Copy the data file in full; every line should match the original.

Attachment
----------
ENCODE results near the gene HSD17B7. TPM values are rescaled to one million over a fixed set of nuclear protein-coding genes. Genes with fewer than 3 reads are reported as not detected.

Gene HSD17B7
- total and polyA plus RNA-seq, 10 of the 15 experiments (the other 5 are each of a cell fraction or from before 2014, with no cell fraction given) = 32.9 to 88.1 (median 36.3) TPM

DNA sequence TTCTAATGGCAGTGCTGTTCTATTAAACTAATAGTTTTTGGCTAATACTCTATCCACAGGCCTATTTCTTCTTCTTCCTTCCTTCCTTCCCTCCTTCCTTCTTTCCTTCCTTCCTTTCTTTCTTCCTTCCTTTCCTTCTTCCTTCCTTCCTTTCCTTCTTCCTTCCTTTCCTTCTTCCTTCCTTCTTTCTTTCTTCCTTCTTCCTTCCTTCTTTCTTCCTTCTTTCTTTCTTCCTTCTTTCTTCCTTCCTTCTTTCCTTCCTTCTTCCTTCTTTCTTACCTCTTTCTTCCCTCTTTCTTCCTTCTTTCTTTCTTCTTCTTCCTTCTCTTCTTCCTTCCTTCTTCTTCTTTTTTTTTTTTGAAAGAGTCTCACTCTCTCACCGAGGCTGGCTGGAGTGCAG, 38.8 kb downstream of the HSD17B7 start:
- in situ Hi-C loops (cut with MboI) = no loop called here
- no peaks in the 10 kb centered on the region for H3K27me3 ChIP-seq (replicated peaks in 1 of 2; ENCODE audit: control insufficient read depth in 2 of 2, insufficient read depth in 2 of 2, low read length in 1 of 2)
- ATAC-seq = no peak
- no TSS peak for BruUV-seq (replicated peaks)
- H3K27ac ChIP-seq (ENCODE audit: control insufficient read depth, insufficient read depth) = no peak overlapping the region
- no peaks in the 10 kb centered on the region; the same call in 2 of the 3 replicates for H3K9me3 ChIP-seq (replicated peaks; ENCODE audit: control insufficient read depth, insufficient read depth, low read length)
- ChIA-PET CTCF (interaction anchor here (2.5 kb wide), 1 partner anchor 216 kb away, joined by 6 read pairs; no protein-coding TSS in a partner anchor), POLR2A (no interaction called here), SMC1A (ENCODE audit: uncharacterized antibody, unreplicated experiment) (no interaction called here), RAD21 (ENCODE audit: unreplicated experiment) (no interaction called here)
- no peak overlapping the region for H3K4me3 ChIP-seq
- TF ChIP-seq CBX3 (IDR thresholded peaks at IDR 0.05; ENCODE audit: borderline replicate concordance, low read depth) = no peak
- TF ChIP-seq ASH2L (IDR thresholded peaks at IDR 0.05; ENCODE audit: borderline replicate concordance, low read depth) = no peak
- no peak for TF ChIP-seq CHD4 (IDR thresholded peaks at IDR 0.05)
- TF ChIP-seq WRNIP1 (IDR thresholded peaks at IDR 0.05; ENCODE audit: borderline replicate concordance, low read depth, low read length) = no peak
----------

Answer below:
ENCODE results near the gene HSD17B7. TPM values are rescaled to one million over a fixed set of nuclear protein-coding genes. Genes with fewer than 3 reads are reported as not detected.

Gene HSD17B7
- total and polyA plus RNA-seq, 10 of the 15 experiments (the other 5 are each of a cell fraction or from before 2014, with no cell fraction given) = 32.9 to 88.1 (median 36.3) TPM

DNA sequence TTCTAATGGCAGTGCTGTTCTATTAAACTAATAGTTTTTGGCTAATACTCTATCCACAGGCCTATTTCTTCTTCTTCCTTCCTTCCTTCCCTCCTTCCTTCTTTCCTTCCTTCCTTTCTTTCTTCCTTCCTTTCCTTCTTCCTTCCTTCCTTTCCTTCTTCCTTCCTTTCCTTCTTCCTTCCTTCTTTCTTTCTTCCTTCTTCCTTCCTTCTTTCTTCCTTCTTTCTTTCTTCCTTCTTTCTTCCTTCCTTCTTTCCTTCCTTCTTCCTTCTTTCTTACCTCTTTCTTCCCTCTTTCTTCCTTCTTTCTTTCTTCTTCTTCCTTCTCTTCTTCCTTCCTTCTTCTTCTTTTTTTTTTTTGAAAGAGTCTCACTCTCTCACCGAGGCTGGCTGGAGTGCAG, 38.8 kb downstream of the HSD17B7 start:
- in situ Hi-C loops (cut with MboI) = no loop called here
- no peaks in the 10 kb centered on the region for H3K27me3 ChIP-seq (replicated peaks in 1 of 2; ENCODE audit: control insufficient read depth in 2 of 2, insufficient read depth in 2 of 2, low read length in 1 of 2)
- ATAC-seq = no peak
- no TSS peak for BruUV-seq (replicated peaks)
- H3K27ac ChIP-seq (ENCODE audit: control insufficient read depth, insufficient read depth) = no peak overlapping the region
- no peaks in the 10 kb centered on the region; the same call in 2 of the 3 replicates for H3K9me3 ChIP-seq (replicated peaks; ENCODE audit: control insufficient read depth, insufficient read depth, low read length)
- ChIA-PET CTCF (interaction anchor here (2.5 kb wide), 1 partner anchor 216 kb away, joined by 6 read pairs; no protein-coding TSS in a partner anchor), POLR2A (no interaction called here), SMC1A (ENCODE audit: uncharacterized antibody, unreplicated experiment) (no interaction called here), RAD21 (ENCODE audit: unreplicated experiment) (no interaction called here)
- no peak overlapping the region for H3K4me3 ChIP-seq
- TF ChIP-seq CBX3 (IDR thresholded peaks at IDR 0.05; ENCODE audit: borderline replicate concordance, low read depth) = no peak
- TF ChIP-seq ASH2L (IDR thresholded peaks at IDR 0.05; ENCODE audit: borderline replicate concordance, low read depth) = no peak
- no peak for TF ChIP-seq CHD4 (IDR thresholded peaks at IDR 0.05)
- TF ChIP-seq WRNIP1 (IDR thresholded peaks at IDR 0.05; ENCODE audit: borderline replicate concordance, low read depth, low read length) = no peak